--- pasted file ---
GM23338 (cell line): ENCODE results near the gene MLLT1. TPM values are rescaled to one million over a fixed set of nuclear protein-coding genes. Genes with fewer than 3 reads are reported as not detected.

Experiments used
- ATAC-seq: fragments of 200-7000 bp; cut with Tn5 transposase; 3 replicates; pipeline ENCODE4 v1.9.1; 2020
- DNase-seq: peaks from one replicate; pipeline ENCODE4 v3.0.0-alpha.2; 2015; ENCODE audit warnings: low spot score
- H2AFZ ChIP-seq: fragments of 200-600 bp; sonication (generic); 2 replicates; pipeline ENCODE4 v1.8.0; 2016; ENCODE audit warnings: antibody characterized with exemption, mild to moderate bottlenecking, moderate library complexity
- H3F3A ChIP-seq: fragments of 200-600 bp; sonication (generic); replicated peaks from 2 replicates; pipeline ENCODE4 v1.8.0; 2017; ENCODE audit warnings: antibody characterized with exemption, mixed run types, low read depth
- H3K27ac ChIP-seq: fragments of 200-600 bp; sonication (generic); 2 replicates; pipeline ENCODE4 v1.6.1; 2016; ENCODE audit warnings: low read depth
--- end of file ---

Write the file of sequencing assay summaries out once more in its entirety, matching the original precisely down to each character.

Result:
GM23338 (cell line): ENCODE results near the gene MLLT1. TPM values are rescaled to one million over a fixed set of nuclear protein-coding genes. Genes with fewer than 3 reads are reported as not detected.

Experiments used
- ATAC-seq: fragments of 200-7000 bp; cut with Tn5 transposase; 3 replicates; pipeline ENCODE4 v1.9.1; 2020
- DNase-seq: peaks from one replicate; pipeline ENCODE4 v3.0.0-alpha.2; 2015; ENCODE audit warnings: low spot score
- H2AFZ ChIP-seq: fragments of 200-600 bp; sonication (generic); 2 replicates; pipeline ENCODE4 v1.8.0; 2016; ENCODE audit warnings: antibody characterized with exemption, mild to moderate bottlenecking, moderate library complexity
- H3F3A ChIP-seq: fragments of 200-600 bp; sonication (generic); replicated peaks from 2 replicates; pipeline ENCODE4 v1.8.0; 2017; ENCODE audit warnings: antibody characterized with exemption, mixed run types, low read depth
- H3K27ac ChIP-seq: fragments of 200-600 bp; sonication (generic); 2 replicates; pipeline ENCODE4 v1.6.1; 2016; ENCODE audit warnings: low read depth